An edited speech given by Eve Garrard, Honorary Research Fellow in the Department of Philosophy at the University of Manchester, to the Pears Institute for the study of Antisemitism’s event ‘Israel and Antisemitism in Britain: Now and in the Future’.
The murders in France of four innocent Jewish shoppers, connected arbitrarily but not accidentally with the killings of the Charlie Hebdo cartoonists, make the claim that antisemitism is once again on the rise in Europe seem depressingly plausible. Here in the UK the Community Security Trust thinks there’s been an increase in antisemitism, and since they monitor such things carefully, I for one am inclined to believe them. The Guardian even devoted a whole page (on 5 January 2015) to this resurgence, so I think we can take that as strong evidence that the phenomenon is a real one.
Some of us, perhaps many of us, thought that the Second World War, and the huge and ravenous killing of the European Jews which was so distinctive a part of that tremendous blood-letting, would have put an end to serious antisemitism in Europe; we thought that shame and horror would effectively preclude its resurrection from the grave of the death-camps. Well, if we did think that, we were wrong, and more fool us. We shouldn’t have expected so long-standing and deep-rooted a hostility to melt away in the post-war spring sunshine, such as it was.
People sometimes say that if we’re to understand the phenomenon of antisemitism we have to look at its root causes, and the root cause of its current increase is, supposedly, the behaviour of Israel, particularly in the Gaza war it fought last summer. Well, we can all agree that we should look at the root causes of outbreaks of racism in order to understand them better. But if we’re to find out what’s really going on we may need to spread our cause-catching net a little wider than is usual, in order to identify the various forces which are at work. What counts as the root cause may itself be a matter of dispute, and very often the identification by an observer of a cause as being the ‘root’ of the problem in hand is actually the result of prior political commitments and pre-judgements which ensure that the blame for the problem lands exactly where the observer has already decided it belongs. (Think of those people who regard immigration as the root cause of all social unrest in the UK, or who think that women’s immodest dress and behaviour is the root cause of rape. Their prior hostility to what they identify as root causes is often remarkably clear.)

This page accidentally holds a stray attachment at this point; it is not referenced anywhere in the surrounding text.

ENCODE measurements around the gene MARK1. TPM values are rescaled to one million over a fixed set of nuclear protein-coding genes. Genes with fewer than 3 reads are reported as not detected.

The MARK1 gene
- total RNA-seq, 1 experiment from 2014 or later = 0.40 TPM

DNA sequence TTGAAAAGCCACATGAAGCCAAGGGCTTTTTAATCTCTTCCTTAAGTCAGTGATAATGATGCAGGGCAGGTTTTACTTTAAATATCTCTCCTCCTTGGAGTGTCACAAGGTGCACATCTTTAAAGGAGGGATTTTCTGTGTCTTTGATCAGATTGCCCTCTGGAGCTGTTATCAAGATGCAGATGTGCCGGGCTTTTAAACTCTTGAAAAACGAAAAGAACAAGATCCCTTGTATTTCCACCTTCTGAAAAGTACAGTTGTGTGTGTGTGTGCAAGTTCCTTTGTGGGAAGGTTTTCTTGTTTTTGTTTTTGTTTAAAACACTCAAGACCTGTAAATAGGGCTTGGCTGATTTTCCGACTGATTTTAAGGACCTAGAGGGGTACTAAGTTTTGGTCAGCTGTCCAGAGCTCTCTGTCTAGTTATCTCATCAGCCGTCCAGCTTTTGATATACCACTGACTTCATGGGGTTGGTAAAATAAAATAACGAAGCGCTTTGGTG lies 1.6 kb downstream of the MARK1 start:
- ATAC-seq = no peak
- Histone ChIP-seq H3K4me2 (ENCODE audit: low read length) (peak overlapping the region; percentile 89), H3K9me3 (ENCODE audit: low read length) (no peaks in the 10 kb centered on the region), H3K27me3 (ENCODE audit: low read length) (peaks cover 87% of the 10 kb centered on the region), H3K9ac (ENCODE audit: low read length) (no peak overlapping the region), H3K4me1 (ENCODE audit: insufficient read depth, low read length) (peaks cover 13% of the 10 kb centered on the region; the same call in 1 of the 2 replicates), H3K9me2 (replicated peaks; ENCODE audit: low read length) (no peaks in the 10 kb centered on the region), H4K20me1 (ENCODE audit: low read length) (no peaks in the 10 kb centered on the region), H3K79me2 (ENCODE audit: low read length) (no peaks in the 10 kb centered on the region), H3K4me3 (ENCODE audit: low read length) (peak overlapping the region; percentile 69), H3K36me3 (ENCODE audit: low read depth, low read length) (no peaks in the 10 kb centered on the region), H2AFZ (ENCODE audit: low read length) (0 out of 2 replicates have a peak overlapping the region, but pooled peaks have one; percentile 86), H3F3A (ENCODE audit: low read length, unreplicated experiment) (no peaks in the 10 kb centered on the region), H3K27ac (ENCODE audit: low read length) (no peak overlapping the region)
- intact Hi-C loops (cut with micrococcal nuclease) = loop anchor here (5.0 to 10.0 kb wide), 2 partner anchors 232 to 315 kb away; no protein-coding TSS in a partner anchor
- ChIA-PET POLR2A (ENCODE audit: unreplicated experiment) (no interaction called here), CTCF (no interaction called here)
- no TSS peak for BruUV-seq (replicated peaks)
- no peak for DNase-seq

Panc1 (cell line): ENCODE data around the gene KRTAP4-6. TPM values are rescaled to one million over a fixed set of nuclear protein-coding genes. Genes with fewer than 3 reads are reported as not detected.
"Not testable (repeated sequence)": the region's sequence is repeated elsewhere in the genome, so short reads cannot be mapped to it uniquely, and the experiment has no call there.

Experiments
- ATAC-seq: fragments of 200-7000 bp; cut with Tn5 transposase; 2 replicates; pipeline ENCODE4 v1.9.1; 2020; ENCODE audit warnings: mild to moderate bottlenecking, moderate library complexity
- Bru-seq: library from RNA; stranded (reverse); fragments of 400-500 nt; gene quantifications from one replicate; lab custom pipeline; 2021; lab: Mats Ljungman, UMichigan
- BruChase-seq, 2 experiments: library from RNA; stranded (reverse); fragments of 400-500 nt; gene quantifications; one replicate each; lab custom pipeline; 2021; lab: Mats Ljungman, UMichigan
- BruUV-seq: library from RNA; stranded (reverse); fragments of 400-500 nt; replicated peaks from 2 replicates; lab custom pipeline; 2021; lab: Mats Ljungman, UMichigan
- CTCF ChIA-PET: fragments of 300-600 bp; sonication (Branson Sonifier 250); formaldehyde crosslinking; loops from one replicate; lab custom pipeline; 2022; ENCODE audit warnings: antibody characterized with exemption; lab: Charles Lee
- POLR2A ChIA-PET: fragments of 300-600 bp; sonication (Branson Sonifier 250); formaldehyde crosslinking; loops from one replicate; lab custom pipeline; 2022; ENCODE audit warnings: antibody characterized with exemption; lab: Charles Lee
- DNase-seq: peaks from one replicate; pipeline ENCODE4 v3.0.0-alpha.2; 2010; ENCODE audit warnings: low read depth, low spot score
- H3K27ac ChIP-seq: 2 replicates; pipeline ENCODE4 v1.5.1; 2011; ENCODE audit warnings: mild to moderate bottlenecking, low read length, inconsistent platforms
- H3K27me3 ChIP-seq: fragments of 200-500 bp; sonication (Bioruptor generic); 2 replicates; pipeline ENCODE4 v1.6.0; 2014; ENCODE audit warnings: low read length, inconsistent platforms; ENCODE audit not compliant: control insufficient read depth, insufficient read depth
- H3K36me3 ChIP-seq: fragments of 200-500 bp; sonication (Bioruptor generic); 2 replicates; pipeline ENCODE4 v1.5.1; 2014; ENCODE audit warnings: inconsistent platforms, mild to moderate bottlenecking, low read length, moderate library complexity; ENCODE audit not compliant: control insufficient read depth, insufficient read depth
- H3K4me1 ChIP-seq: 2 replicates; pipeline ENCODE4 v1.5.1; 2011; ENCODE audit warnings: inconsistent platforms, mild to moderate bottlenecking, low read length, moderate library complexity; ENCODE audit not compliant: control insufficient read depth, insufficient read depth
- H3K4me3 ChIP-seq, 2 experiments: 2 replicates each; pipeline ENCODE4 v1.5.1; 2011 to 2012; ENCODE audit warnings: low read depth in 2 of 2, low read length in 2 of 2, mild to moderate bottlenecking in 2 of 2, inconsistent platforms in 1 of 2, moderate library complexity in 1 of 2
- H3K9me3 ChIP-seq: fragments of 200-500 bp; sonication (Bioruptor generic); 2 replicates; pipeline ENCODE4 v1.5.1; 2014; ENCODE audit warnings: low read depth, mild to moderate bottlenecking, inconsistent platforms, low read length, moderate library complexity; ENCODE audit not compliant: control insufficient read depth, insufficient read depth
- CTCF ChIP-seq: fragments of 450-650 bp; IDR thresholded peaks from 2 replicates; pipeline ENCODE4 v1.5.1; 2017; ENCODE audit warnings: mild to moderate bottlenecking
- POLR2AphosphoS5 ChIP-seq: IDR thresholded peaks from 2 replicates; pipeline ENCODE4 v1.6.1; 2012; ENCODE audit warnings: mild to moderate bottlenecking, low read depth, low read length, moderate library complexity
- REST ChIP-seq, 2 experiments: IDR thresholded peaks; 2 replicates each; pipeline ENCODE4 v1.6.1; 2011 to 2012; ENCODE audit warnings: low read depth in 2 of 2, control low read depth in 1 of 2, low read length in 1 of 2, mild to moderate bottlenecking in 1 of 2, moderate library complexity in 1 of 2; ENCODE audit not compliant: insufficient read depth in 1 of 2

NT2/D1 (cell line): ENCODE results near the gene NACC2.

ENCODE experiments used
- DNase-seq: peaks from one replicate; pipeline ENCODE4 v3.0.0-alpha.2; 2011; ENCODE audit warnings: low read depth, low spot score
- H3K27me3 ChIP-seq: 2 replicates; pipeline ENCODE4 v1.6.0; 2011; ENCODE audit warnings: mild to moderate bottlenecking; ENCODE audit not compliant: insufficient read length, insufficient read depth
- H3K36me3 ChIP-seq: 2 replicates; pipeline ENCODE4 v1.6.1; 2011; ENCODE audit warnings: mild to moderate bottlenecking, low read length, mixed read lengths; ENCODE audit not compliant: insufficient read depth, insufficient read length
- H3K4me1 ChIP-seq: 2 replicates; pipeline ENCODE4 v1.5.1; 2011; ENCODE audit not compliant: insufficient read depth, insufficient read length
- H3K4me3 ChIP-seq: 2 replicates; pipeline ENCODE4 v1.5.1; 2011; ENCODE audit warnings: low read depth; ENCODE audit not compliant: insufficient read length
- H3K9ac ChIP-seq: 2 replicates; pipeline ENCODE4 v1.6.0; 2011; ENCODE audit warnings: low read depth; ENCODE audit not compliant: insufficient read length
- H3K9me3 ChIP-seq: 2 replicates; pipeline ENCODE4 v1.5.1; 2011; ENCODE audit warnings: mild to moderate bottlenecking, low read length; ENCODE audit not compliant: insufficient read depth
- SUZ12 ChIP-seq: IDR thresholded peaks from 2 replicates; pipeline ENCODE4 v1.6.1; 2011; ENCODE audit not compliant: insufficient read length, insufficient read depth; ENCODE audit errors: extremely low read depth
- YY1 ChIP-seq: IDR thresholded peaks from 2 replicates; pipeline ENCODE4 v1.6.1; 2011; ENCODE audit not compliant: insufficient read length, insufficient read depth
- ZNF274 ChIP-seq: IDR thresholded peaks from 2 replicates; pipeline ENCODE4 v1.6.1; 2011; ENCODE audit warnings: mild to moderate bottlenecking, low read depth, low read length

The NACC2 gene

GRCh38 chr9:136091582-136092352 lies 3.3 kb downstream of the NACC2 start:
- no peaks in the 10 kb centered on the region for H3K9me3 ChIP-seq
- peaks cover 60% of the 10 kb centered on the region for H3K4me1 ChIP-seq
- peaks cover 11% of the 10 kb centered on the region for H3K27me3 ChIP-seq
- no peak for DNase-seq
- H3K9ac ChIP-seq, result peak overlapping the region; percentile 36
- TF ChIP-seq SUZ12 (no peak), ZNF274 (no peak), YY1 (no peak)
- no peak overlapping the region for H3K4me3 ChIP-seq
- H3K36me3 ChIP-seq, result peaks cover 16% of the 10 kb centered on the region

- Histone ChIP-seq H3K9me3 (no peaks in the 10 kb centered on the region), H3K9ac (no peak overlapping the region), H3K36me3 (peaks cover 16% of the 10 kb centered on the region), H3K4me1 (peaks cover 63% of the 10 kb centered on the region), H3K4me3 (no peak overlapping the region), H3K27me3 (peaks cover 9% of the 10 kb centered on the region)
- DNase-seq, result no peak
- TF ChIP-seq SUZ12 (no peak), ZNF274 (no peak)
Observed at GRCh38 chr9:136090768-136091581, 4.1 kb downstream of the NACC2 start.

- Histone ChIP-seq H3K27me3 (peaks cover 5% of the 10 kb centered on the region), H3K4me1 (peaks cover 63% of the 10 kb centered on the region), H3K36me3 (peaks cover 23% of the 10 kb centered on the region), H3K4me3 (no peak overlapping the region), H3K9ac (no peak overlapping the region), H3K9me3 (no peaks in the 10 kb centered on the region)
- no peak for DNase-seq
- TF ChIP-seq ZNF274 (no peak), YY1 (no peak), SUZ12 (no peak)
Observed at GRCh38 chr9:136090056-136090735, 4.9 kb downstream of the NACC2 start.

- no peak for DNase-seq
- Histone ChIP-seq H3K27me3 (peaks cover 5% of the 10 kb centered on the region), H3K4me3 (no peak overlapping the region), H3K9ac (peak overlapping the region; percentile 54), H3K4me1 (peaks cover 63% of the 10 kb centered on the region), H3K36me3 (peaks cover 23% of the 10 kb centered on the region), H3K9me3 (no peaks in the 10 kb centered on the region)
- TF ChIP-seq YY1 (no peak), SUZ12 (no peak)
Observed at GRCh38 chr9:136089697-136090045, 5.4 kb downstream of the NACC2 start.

People who think of antisemitism as being the result of the behaviour of Israel, or more widely the behaviour of Zionists, are concentrating on what we might call a push factor: the way Israel has fought its most recent war, or perhaps the fact that she fought it (or any other war) at all, is seen as pushing people, however reluctantly, into the otherwise unwelcome embrace of antisemitism. But the push explanation is in many ways very unsatisfactory. It’s supposed to work like this: people are horrified by what Israel has done in Gaza, where about 2,500 people were killed last summer, and that horror leads them to feel hostility towards Jews here in the UK, since they’re inevitably associated with Israel, the world’s only Jewish state. On this story the arrow of causation, so to speak, runs from Israel’s horrifying crimes to a resulting antisemitism. Perhaps those who are horrified may not feel actual hatred towards Jews, but the hostility aroused in them by Israel’s activities leads them to repeat some very familiar antisemitic tropes. These include the blood libel – that is, the charge that Jews, in this case Israeli Jews, callously and deliberately aim at the blood-letting of non-Jews, especially their children; and the trope that there exists a shadowy but powerful Zionist lobby (aka the Jewish lobby) which exerts a malign and well-nigh total control over international and especially economic affairs. Israel’s behaviour, so it is claimed, has pushed people into embracing these and other prejudicial and discriminatory responses. Or it has led them to say, as Ken Loach did, that they’re not antisemitic themselves, but they can understand why some people are – Israel’s behaviour feeds feelings of antisemitism.
But when we ask, ‘Why Israel? Why is there among the groups so hostile to Israel no comparable hostility, no demands to boycott and ostracise, polities which commit far more, and far more serious, violations of human rights?’ then the answers we get range from the implausible to the downright ludicrous. References are frequently made to Israel’s human rights violations, or to it being an occupying power – but these fail to explain the hostility, since there are other far worse rights-violators, and other occupying states whose occupations have killed far more people, but whose activities aren’t used to explain prejudice against them or their nationals. Indeed these other states, such as Turkey or China, often seem to get an entirely free pass from the very people who announce how absolutely intolerable they find Israel’s misdeeds. (A ludicrous rather than an implausible answer to the question ‘Why Israel?’ was offered by an American academic in support of an academic boycott of Israel. His astonishingly vacuous reply was, ‘Well, we have to start somewhere.’)
Clearly something else is going on here; there’s something other than moral outrage at occupation or human rights violations doing at least part of the work of generating so selective a hostility. A proper explanation of the resurgence of antisemitism is going to have to say something to account for that remarkable selectivity. And in view of how unsatisfactory most of the answers citing push factors are, we ought also to consider the possibility of pull factors: the possibility that there’s something about antisemitism which might actively attract some people and entice them to embrace it, however great a show of reluctance they may make. We ought, that is, to consider what rewards antisemitism offers, and what satisfactions it may provide.